Monday, August 22, 2016

Road trip ~

Over the weekend my Granddaughter and I went on a short road trip up the coast to Santa Barbara. Our destination was Lotusland, a garden created by the talented, fascinating, and somewhat scandalous Ganna Walska. 

Original Peacock entrance gates

 The property was purchased in 1941 by Madame Walska, a former Polish opera singer and her sixth and final husband. Their marriage shorty ended but she lived on at Lotusland spending the next 43 years creating one of the world's most famous exotic gardens. Comprised of 37 acres it is divided into seperate spaces featuring cactus, succulents, a Japanese garden, cycads, aloes, ferns, palms, bromeliads, an Australian garden and of course the famous lotus pond.

Zoe on the mosaic rock path
Mosaic paths, shards of blue bottle glass edgings, antique statuary, and shells, shells, shells, adorn the garden.

The original house is located in the midst of the cactus garden.

 Steps away down another footpath is the shade garden with it's huge baskets of plants cascading in grand and ethereal splendor.

In some parts of the garden you almost expect dinosaurs to appear...

Aloe garden
...turn another corner and you happen on the lotus pond.

Years ago the original  lap pool was filled in and converted to the lotus pond. The lotus had almost
finished blooming but the sea of seed pods was quite amazing.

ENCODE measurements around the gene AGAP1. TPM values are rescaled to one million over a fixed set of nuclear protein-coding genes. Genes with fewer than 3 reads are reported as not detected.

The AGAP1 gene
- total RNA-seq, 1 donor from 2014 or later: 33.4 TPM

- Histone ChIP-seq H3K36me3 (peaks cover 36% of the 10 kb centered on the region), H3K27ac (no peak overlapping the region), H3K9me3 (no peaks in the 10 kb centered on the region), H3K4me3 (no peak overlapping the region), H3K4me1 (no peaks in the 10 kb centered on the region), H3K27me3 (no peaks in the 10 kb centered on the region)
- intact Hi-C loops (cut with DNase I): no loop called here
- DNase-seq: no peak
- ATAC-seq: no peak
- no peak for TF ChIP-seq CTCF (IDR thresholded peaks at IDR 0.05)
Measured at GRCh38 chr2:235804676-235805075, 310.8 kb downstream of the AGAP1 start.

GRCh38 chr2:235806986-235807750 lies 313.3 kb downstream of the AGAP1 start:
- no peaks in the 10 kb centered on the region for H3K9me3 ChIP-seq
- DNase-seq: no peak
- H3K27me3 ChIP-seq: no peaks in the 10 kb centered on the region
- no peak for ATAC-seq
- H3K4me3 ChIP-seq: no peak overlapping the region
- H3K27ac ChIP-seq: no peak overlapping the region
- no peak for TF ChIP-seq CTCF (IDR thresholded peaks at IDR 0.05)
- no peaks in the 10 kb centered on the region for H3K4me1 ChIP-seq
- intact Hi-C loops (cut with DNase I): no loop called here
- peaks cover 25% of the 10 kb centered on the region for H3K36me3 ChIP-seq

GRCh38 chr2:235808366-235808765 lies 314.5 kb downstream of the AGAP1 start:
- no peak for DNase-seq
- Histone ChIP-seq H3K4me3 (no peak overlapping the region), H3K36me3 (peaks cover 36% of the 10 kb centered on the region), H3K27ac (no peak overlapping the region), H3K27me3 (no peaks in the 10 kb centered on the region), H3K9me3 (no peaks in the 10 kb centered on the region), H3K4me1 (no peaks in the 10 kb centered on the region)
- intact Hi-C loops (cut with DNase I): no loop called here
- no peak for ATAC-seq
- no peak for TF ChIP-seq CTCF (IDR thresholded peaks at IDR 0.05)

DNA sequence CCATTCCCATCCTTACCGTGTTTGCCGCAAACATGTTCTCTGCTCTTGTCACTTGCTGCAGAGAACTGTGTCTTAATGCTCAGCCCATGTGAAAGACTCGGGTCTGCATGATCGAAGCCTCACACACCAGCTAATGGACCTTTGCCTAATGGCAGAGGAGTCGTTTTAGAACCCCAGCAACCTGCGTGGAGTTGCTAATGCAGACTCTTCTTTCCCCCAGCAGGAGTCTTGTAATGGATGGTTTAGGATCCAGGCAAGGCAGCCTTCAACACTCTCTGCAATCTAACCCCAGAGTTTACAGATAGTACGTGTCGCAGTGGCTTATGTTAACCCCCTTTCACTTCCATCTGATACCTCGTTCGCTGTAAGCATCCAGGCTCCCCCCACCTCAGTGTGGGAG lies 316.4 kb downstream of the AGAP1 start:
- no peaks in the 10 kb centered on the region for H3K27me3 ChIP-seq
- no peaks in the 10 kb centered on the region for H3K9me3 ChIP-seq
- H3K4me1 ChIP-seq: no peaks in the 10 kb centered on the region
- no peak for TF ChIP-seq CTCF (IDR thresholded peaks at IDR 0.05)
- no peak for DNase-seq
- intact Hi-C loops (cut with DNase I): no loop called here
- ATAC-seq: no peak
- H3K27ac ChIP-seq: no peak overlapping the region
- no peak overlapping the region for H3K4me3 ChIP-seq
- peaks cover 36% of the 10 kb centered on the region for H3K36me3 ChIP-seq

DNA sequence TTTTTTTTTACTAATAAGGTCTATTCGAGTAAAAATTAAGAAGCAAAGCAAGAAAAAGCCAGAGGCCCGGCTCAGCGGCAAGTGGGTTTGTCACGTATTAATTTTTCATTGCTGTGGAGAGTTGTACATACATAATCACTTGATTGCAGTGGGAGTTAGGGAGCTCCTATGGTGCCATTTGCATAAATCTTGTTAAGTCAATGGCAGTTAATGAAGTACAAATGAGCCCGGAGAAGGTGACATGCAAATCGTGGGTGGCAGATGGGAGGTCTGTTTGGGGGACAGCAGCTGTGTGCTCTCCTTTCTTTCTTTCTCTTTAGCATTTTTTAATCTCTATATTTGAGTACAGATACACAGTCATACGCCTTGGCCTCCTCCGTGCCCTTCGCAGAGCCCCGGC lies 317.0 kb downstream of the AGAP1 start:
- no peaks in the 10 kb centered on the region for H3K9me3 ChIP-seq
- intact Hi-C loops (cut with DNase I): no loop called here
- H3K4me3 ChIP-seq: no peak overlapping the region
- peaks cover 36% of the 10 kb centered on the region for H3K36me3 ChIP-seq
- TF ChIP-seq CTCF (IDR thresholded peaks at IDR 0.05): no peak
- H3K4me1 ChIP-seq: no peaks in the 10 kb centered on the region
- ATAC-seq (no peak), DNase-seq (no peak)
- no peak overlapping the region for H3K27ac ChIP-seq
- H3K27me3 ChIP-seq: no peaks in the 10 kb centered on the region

Wouldn't this be a lovely place to have breakfast in the morning or sit in the twilight of early evening. 

Madame Ganna Walska died at 97 in 1984 maintaining her passion for the garden up until the end of her life. Her last and final creation, the cycad  garden, was financed by auctioning off  her jewelry collection for a reported one million dollars in the late 1970's. After her death Lotusland became a nonprofit botanic garden. It is truly one of California's treasures.

We had a great day!

Sunday, August 14, 2016

The pinks of late summer and a ghost story ~

 At the end of this deck I got a nasty surprise a few days ago. In the middle of the night I heard the water turn on. At first I thought it was one of my micro-sprinkler units but after ten minutes, the duration they are set to go on for, and I didn't hear the water turn off I knew I had to go out and see what was going on. At 3:30 in the morning this had little appeal. But I got up from bed, took out a flashlight and made my way outside. When I stepped off the last step it was into a pool of water and water was gushing everywhere. It took me a while to figure out that it was coming from a hose. Somehow, someway, the faucet had been turned on full blast. It was an easy fix, I just turned it off. The mystery is how it got turned on.